Consuming Painful Black Art, Responsibly
The last few years have brought a revival of Black art and ramped up a proliferation of Black creatives receiving their flowers while they can smell them, especially at the box office. Is it getting to be too much, though?
Director and filmmaker Ava DuVernay undertook the massive duty of recreating a pivotal legal case in a way we’d never seen before.
Ava DuVernay’s “When They See Us” tells the story of the Central Park Five and their exoneration after being wrongfully convicted of several charges including rape and attempted murder. Photo courtesy Canva.
Two weeks after its debut last May, “When They See Us,” became Netflix’s most watched series to date. Twenty-three million viewers dove into the series for a peek at the terror these men experienced throughout their boyhood, and for Korey Wise well into adulthood. The #ExoneratedFive, Wise, Yusef Salaam, Raymond Santana, Kevin Richardson and Antron McCray, were forced to live a sickening truth too despicable to imagine as fiction. We know the criminal justice system was created for Black and brown people to lose, but it just hits different when we’re taken along the journey, knowing those responsible will never have to live a fraction of what the Exonerated Five did. Did we know what we were getting into?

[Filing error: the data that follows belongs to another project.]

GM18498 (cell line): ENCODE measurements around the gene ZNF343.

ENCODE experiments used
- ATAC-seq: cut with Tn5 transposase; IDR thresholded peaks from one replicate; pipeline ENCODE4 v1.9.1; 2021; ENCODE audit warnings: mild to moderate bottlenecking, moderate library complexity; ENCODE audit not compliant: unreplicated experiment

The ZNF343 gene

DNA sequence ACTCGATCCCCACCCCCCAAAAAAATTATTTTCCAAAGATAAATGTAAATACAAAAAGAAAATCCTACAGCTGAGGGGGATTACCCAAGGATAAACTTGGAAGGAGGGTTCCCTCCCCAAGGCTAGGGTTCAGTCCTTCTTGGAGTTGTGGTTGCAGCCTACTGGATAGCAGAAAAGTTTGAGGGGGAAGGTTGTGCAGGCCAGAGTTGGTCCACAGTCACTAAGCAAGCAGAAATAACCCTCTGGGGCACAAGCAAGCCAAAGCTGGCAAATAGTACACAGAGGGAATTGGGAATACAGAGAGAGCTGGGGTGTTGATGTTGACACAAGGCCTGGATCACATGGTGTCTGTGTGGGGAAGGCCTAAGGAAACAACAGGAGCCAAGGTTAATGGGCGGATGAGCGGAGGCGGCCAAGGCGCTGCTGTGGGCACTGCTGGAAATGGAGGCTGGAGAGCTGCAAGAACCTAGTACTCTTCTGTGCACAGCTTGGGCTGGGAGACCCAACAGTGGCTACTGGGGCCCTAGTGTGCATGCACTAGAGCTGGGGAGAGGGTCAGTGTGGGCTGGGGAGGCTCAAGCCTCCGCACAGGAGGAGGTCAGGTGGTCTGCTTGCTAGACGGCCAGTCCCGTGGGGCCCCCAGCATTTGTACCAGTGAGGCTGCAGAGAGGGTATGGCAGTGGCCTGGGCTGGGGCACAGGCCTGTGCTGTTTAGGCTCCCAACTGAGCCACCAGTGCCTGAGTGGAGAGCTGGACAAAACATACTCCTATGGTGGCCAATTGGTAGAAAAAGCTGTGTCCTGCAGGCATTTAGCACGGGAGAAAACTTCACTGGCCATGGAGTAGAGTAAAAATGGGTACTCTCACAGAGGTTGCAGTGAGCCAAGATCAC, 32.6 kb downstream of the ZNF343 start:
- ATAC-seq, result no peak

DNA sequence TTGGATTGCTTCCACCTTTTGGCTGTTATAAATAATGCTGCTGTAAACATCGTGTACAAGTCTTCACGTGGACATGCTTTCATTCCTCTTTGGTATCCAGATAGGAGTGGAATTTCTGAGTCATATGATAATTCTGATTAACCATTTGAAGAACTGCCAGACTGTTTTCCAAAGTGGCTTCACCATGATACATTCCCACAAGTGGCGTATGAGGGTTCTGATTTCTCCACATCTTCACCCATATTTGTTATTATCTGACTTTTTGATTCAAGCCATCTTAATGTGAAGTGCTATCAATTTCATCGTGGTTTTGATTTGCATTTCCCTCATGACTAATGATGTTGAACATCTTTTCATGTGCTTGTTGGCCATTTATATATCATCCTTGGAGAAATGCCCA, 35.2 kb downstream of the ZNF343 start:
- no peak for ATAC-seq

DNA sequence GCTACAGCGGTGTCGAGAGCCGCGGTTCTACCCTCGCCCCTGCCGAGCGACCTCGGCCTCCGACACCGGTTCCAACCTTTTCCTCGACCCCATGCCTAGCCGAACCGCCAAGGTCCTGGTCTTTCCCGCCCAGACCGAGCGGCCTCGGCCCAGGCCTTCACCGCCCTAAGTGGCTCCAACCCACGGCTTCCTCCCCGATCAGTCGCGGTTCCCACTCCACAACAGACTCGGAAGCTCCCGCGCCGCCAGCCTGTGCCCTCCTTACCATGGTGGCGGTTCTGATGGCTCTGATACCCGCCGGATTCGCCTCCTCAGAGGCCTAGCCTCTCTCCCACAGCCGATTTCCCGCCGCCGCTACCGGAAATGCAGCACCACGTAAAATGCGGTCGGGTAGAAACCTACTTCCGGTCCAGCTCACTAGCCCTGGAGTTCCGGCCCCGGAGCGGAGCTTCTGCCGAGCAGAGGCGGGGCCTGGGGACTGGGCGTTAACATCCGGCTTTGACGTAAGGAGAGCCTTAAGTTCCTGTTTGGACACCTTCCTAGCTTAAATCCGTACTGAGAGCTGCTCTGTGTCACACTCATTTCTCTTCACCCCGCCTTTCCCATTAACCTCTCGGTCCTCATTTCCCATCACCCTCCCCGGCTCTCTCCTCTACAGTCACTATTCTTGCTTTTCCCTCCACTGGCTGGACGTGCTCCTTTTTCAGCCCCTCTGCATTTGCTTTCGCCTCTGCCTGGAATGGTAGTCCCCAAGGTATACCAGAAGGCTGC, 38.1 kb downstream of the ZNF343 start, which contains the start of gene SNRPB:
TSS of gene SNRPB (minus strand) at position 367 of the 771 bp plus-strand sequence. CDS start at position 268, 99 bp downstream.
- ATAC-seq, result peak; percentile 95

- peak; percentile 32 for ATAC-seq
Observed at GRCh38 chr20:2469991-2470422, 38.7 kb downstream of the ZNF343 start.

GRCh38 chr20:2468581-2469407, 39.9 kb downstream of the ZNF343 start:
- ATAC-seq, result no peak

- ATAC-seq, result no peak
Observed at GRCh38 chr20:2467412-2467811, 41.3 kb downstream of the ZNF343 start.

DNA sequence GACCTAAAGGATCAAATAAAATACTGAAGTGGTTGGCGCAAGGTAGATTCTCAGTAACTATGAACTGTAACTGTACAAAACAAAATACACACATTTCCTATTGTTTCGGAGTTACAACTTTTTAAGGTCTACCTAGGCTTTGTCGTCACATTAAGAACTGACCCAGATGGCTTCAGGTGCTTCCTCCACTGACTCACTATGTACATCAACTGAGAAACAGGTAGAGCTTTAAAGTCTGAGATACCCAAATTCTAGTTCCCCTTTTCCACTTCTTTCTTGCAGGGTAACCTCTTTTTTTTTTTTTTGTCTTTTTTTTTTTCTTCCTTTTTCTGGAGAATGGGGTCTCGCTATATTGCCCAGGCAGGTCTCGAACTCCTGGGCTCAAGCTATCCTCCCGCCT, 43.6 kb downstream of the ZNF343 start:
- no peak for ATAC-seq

Crisis counselors were required onset while filming, but we, the viewers, had the luxury of tapping out. I lost count of how many people I talked to who said they couldn’t watch it. The series was too much to handle. I cried through most of the five episodes and entirely during the last one. Recreating grief seamlessly transferred to the audience.
Black folks have been setting boundaries long before self-care became a trending topic. No, we aren’t a monolith, but communally a few rules apply at large: We ain’t eating just anybody’s potato salad; our purses aren’t touching the floor; and with equal amounts of conviction, we’re not watching horror movies. (There are always exceptions, but those people aren’t changing their minds, so don’t try.) In the words of a Charlemagne Tha God (a popular radio personality there’s rarely a reason to quote), “I don’t pay people to scare me.” That’s fair.
As more Black, beautiful and necessary art emerges, can we pause for a minute? The pull to support Black artists has the pull of a civic duty, and it’s hard not to mistake it for one. But are we doing ourselves a disservice in the process? Everyone may not be triggered by a brutal scene but what risks do we take with repeated exposure? Living vicariously through someone doesn’t just apply to travel and relationship goals. It can also spring up in the form of trauma. Does one have to experience a heinous crime personally to be impacted by it? Whether “Queen and Slim” got your coins or you secured a spot for “Just Mercy” in theaters, can we move forward by watching and listening with a little more care? What can we do to better honor us, personally and artistically?